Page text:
Categories
erc20 Getting started javascript

Waiting for a transaction to be mined on Ethereum with JS

In the previous tutorial we learnt how to send a transaction to an Ethereum smart contract, we’ll now see how to wait for a transaction to be mined and get it’s result. When you sbumit a transaction to the blockchain, you’ll receive the transaction hash of the new transaction. In order to wait for the transaction to be mined (time depends on the network you’re using (main or test), the gas price you chose…).

In order to wait for the transaction to be mined by the network we’ll continuously poll the transactionReceipt from our web3 instance until it is different from null. Based on the previous tutorial where we send a small amount of DAI, we want to make sure when the transaction is mined and monitor the change of baance to the receiver account.

As seen before, we define the ERC20 ABI to be able to instanciate the DAI smart contract and call it. It’s important to note that for this tutorial we use ganache-cli to unock a specific account that already owns DAI tokens on the main network.

var Web3 = require('web3');

const ERC20TransferABI = [
    {
        "constant": false,
        "inputs": [
            {
                "name": "_to",
                "type": "address"
            },
            {
                "name": "_value",
                "type": "uint256"
            }
        ],
        "name": "transfer",
        "outputs": [
            {
                "name": "",
                "type": "bool"
            }
        ],
        "payable": false,
        "stateMutability": "nonpayable",
        "type": "function"
    },
    {
        "constant": true,
        "inputs": [
            {
                "name": "_owner",
                "type": "address"
            }
        ],
        "name": "balanceOf",
        "outputs": [
            {
                "name": "balance",
                "type": "uint256"
            }
        ],
        "payable": false,
        "stateMutability": "view",
        "type": "function"
    },
]

const DAIADDRESS = "0x6b175474e89094c44da98b954eedeac495271d0f"

const senderAddress = "0x4d10ae710Bd8D1C31bd7465c8CBC3add6F279E81"
const receiverAddress = "0x19dE91Af973F404EDF5B4c093983a7c6E3EC8ccE"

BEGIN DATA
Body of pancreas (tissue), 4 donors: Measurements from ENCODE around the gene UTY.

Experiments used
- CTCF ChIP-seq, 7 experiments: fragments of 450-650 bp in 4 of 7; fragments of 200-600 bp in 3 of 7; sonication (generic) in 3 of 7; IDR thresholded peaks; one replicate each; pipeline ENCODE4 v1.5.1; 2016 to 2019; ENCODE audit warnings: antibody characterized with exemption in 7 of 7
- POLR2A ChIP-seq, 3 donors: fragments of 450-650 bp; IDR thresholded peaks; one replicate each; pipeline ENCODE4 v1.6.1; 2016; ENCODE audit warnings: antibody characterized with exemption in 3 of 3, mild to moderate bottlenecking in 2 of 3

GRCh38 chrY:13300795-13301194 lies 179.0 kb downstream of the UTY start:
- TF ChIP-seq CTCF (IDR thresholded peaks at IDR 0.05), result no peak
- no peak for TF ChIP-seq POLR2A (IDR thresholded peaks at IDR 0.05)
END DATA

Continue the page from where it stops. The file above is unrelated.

const web3 = new Web3('http://localhost:8545');

const expectedBlockTime = 1000; 

const daiToken = new web3.eth.Contract(ERC20TransferABI, DAIADDRESS);

const sleep = (milliseconds) => {
    return new Promise(resolve => setTimeout(resolve, milliseconds))
}

(async function () {
    let starting_balance = await daiToken.methods.balanceOf(receiverAddress).call();
    daiToken.methods.transfer(receiverAddress, "100000000000000000000").send({from: senderAddress}, async function(error, transactonHash) {
        console.log("Submitted transaction with hash: ", transactonHash)
        let transactionReceipt = null
        while (transactionReceipt == null) { // Waiting expectedBlockTime until the transaction is mined
            transactionReceipt = await web3.eth.getTransactionReceipt(transactonHash);
            await sleep(expectedBlockTime)
        }
        console.log("Got the transaction receipt: ", transactionReceipt)
        let final_balance = await daiToken.methods.balanceOf(receiverAddress).call();
        console.log('Starting balance was:', starting_balance);
        console.log('Ending balance is:', final_balance);
    });
 
})();

We added a small helper function sleep that simply makes the program wait between each request for the transaction receipt. In this example we expect the blocktime to be 1 second as defined in the expectedBlockTime variable. When launching your ganache-cli test network you can define a fixed block time for your blockchain using the option: –blockTime 5 (for a 5 second blockchain) Otherwise ganache-cli will mine the transactions as soon as they appear and not mine any block if you don’t send any transaction.

Which gives us a result like this and we can see that the balance of the account was modified:

Support EthereumDev.io

We hope you enjoy our free tutorials about ethereum programming and would love to get some help to keep new articles coming and cover server costs.

Support free content

If you want to know if a transaction was successfull or reverted, you need to check the status of the transaction receipt.

In our case, we see that the transaction emitted one log event which is the Transfer event as defined in the ERC20 token standard.

Leave a Reply